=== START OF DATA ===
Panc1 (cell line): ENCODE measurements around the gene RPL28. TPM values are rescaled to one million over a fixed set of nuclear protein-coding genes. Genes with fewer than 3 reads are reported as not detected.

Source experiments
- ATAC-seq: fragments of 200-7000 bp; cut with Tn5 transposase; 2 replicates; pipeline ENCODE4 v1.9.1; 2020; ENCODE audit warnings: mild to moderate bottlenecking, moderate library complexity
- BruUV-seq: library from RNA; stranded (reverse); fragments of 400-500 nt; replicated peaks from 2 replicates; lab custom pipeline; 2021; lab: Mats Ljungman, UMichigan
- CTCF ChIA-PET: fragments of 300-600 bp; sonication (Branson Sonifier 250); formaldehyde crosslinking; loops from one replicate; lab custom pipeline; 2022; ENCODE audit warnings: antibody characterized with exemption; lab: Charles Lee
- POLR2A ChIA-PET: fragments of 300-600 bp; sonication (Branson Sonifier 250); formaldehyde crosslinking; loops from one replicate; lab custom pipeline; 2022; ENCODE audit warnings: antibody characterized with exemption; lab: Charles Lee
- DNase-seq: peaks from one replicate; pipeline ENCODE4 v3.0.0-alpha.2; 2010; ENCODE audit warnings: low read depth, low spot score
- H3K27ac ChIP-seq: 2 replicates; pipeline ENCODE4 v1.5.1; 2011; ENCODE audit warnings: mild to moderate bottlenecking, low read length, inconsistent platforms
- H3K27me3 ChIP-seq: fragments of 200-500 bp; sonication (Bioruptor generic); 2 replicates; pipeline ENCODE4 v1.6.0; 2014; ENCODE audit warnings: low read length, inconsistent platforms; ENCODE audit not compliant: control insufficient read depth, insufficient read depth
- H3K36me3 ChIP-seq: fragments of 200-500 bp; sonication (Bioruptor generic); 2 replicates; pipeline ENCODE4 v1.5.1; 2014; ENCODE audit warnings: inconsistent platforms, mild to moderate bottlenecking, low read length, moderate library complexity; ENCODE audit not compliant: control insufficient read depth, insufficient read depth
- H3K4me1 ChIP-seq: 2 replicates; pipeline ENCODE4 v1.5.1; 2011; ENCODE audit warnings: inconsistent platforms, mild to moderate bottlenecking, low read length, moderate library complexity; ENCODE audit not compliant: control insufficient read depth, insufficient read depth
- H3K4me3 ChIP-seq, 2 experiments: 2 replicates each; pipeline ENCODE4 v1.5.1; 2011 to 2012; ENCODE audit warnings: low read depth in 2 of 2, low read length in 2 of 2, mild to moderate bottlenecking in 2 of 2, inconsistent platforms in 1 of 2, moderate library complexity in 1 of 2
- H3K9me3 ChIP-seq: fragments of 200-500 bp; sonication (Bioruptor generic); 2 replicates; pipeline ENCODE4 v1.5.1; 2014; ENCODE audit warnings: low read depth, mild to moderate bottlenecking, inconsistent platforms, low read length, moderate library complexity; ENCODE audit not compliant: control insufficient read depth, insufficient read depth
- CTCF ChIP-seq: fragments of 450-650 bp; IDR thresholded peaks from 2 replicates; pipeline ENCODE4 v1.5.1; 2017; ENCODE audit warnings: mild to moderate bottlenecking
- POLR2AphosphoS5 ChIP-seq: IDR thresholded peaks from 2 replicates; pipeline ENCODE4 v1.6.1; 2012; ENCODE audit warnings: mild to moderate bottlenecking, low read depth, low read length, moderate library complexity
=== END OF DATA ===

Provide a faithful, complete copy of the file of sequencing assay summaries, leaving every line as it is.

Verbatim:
Panc1 (cell line): ENCODE measurements around the gene RPL28. TPM values are rescaled to one million over a fixed set of nuclear protein-coding genes. Genes with fewer than 3 reads are reported as not detected.

Source experiments
- ATAC-seq: fragments of 200-7000 bp; cut with Tn5 transposase; 2 replicates; pipeline ENCODE4 v1.9.1; 2020; ENCODE audit warnings: mild to moderate bottlenecking, moderate library complexity
- BruUV-seq: library from RNA; stranded (reverse); fragments of 400-500 nt; replicated peaks from 2 replicates; lab custom pipeline; 2021; lab: Mats Ljungman, UMichigan
- CTCF ChIA-PET: fragments of 300-600 bp; sonication (Branson Sonifier 250); formaldehyde crosslinking; loops from one replicate; lab custom pipeline; 2022; ENCODE audit warnings: antibody characterized with exemption; lab: Charles Lee
- POLR2A ChIA-PET: fragments of 300-600 bp; sonication (Branson Sonifier 250); formaldehyde crosslinking; loops from one replicate; lab custom pipeline; 2022; ENCODE audit warnings: antibody characterized with exemption; lab: Charles Lee
- DNase-seq: peaks from one replicate; pipeline ENCODE4 v3.0.0-alpha.2; 2010; ENCODE audit warnings: low read depth, low spot score
- H3K27ac ChIP-seq: 2 replicates; pipeline ENCODE4 v1.5.1; 2011; ENCODE audit warnings: mild to moderate bottlenecking, low read length, inconsistent platforms
- H3K27me3 ChIP-seq: fragments of 200-500 bp; sonication (Bioruptor generic); 2 replicates; pipeline ENCODE4 v1.6.0; 2014; ENCODE audit warnings: low read length, inconsistent platforms; ENCODE audit not compliant: control insufficient read depth, insufficient read depth
- H3K36me3 ChIP-seq: fragments of 200-500 bp; sonication (Bioruptor generic); 2 replicates; pipeline ENCODE4 v1.5.1; 2014; ENCODE audit warnings: inconsistent platforms, mild to moderate bottlenecking, low read length, moderate library complexity; ENCODE audit not compliant: control insufficient read depth, insufficient read depth
- H3K4me1 ChIP-seq: 2 replicates; pipeline ENCODE4 v1.5.1; 2011; ENCODE audit warnings: inconsistent platforms, mild to moderate bottlenecking, low read length, moderate library complexity; ENCODE audit not compliant: control insufficient read depth, insufficient read depth
- H3K4me3 ChIP-seq, 2 experiments: 2 replicates each; pipeline ENCODE4 v1.5.1; 2011 to 2012; ENCODE audit warnings: low read depth in 2 of 2, low read length in 2 of 2, mild to moderate bottlenecking in 2 of 2, inconsistent platforms in 1 of 2, moderate library complexity in 1 of 2
- H3K9me3 ChIP-seq: fragments of 200-500 bp; sonication (Bioruptor generic); 2 replicates; pipeline ENCODE4 v1.5.1; 2014; ENCODE audit warnings: low read depth, mild to moderate bottlenecking, inconsistent platforms, low read length, moderate library complexity; ENCODE audit not compliant: control insufficient read depth, insufficient read depth
- CTCF ChIP-seq: fragments of 450-650 bp; IDR thresholded peaks from 2 replicates; pipeline ENCODE4 v1.5.1; 2017; ENCODE audit warnings: mild to moderate bottlenecking
- POLR2AphosphoS5 ChIP-seq: IDR thresholded peaks from 2 replicates; pipeline ENCODE4 v1.6.1; 2012; ENCODE audit warnings: mild to moderate bottlenecking, low read depth, low read length, moderate library complexity